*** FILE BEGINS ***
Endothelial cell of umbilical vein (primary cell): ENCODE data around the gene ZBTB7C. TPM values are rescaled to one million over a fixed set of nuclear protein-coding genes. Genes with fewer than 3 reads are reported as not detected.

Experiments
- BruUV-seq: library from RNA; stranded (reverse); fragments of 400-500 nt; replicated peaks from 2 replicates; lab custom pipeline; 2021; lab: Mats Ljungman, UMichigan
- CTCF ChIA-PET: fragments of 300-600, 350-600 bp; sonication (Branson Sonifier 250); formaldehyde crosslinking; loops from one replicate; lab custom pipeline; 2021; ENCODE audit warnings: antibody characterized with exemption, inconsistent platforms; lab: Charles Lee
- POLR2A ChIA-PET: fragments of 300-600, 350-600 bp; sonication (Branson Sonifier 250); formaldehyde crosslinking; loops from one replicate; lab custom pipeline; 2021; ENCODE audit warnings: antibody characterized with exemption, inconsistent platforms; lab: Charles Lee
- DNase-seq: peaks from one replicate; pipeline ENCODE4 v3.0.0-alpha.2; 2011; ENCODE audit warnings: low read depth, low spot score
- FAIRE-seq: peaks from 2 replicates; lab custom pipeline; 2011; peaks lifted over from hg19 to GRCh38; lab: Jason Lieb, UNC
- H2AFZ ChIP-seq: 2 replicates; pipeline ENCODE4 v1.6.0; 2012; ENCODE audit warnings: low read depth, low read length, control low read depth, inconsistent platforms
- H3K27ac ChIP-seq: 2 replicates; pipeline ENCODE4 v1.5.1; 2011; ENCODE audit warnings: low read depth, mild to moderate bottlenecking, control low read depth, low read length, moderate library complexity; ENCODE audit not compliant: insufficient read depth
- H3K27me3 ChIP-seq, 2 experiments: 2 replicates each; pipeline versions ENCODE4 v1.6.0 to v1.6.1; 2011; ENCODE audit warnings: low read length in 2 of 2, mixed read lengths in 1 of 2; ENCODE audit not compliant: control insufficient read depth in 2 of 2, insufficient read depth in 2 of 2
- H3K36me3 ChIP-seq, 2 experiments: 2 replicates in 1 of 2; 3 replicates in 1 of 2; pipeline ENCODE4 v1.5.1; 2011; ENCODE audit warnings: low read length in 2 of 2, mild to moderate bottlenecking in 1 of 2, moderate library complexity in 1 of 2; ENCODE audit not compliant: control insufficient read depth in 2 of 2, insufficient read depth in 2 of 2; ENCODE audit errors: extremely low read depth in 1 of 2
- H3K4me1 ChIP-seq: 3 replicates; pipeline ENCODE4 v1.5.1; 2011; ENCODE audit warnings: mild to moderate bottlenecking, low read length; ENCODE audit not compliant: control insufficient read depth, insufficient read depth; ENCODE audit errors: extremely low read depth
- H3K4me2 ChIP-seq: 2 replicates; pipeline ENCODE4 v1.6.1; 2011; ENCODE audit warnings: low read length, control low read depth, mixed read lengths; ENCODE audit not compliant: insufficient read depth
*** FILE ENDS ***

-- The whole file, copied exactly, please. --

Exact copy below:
Endothelial cell of umbilical vein (primary cell): ENCODE data around the gene ZBTB7C. TPM values are rescaled to one million over a fixed set of nuclear protein-coding genes. Genes with fewer than 3 reads are reported as not detected.

Experiments
- BruUV-seq: library from RNA; stranded (reverse); fragments of 400-500 nt; replicated peaks from 2 replicates; lab custom pipeline; 2021; lab: Mats Ljungman, UMichigan
- CTCF ChIA-PET: fragments of 300-600, 350-600 bp; sonication (Branson Sonifier 250); formaldehyde crosslinking; loops from one replicate; lab custom pipeline; 2021; ENCODE audit warnings: antibody characterized with exemption, inconsistent platforms; lab: Charles Lee
- POLR2A ChIA-PET: fragments of 300-600, 350-600 bp; sonication (Branson Sonifier 250); formaldehyde crosslinking; loops from one replicate; lab custom pipeline; 2021; ENCODE audit warnings: antibody characterized with exemption, inconsistent platforms; lab: Charles Lee
- DNase-seq: peaks from one replicate; pipeline ENCODE4 v3.0.0-alpha.2; 2011; ENCODE audit warnings: low read depth, low spot score
- FAIRE-seq: peaks from 2 replicates; lab custom pipeline; 2011; peaks lifted over from hg19 to GRCh38; lab: Jason Lieb, UNC
- H2AFZ ChIP-seq: 2 replicates; pipeline ENCODE4 v1.6.0; 2012; ENCODE audit warnings: low read depth, low read length, control low read depth, inconsistent platforms
- H3K27ac ChIP-seq: 2 replicates; pipeline ENCODE4 v1.5.1; 2011; ENCODE audit warnings: low read depth, mild to moderate bottlenecking, control low read depth, low read length, moderate library complexity; ENCODE audit not compliant: insufficient read depth
- H3K27me3 ChIP-seq, 2 experiments: 2 replicates each; pipeline versions ENCODE4 v1.6.0 to v1.6.1; 2011; ENCODE audit warnings: low read length in 2 of 2, mixed read lengths in 1 of 2; ENCODE audit not compliant: control insufficient read depth in 2 of 2, insufficient read depth in 2 of 2
- H3K36me3 ChIP-seq, 2 experiments: 2 replicates in 1 of 2; 3 replicates in 1 of 2; pipeline ENCODE4 v1.5.1; 2011; ENCODE audit warnings: low read length in 2 of 2, mild to moderate bottlenecking in 1 of 2, moderate library complexity in 1 of 2; ENCODE audit not compliant: control insufficient read depth in 2 of 2, insufficient read depth in 2 of 2; ENCODE audit errors: extremely low read depth in 1 of 2
- H3K4me1 ChIP-seq: 3 replicates; pipeline ENCODE4 v1.5.1; 2011; ENCODE audit warnings: mild to moderate bottlenecking, low read length; ENCODE audit not compliant: control insufficient read depth, insufficient read depth; ENCODE audit errors: extremely low read depth
- H3K4me2 ChIP-seq: 2 replicates; pipeline ENCODE4 v1.6.1; 2011; ENCODE audit warnings: low read length, control low read depth, mixed read lengths; ENCODE audit not compliant: insufficient read depth